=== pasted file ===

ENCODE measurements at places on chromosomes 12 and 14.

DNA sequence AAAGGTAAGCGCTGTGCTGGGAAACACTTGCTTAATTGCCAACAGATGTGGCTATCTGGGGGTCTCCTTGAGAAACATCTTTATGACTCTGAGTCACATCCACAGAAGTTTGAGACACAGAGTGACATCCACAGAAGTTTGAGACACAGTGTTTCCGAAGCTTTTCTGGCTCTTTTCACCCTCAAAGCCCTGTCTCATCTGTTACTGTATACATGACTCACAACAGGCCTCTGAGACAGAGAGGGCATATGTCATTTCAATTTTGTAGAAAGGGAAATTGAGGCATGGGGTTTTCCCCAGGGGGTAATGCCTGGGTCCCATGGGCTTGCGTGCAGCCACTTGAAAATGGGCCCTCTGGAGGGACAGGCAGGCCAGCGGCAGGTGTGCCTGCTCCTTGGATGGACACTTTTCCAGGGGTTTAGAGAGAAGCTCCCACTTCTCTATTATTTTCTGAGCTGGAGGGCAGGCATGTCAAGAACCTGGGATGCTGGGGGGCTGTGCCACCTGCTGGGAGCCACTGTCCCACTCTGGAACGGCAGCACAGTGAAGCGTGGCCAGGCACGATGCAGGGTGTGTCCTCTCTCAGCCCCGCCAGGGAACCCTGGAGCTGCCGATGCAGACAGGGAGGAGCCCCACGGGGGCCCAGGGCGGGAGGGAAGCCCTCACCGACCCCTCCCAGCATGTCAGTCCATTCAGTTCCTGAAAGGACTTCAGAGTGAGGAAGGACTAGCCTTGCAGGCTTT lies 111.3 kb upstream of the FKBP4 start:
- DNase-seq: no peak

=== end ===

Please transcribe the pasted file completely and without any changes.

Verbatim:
ENCODE measurements at places on chromosomes 12 and 14.

DNA sequence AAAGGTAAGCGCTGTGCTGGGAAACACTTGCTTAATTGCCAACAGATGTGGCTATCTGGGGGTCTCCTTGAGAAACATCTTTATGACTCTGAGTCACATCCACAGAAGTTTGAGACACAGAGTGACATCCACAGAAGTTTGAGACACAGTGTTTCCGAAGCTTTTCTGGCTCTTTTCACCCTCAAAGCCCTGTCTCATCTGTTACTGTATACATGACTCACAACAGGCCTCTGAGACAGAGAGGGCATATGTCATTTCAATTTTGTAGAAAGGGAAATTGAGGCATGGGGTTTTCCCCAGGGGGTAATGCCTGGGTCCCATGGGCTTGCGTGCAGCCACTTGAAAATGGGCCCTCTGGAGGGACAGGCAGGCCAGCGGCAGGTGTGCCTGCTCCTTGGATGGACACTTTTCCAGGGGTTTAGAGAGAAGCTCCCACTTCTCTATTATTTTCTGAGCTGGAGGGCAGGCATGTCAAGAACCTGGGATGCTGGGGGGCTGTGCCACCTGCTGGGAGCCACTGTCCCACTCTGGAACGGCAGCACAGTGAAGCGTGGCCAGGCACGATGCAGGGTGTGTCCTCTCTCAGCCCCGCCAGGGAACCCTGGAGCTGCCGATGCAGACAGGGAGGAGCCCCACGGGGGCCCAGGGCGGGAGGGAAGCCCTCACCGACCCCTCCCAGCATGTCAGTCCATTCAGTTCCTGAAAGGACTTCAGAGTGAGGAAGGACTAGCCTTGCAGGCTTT lies 111.3 kb upstream of the FKBP4 start:
- DNase-seq: no peak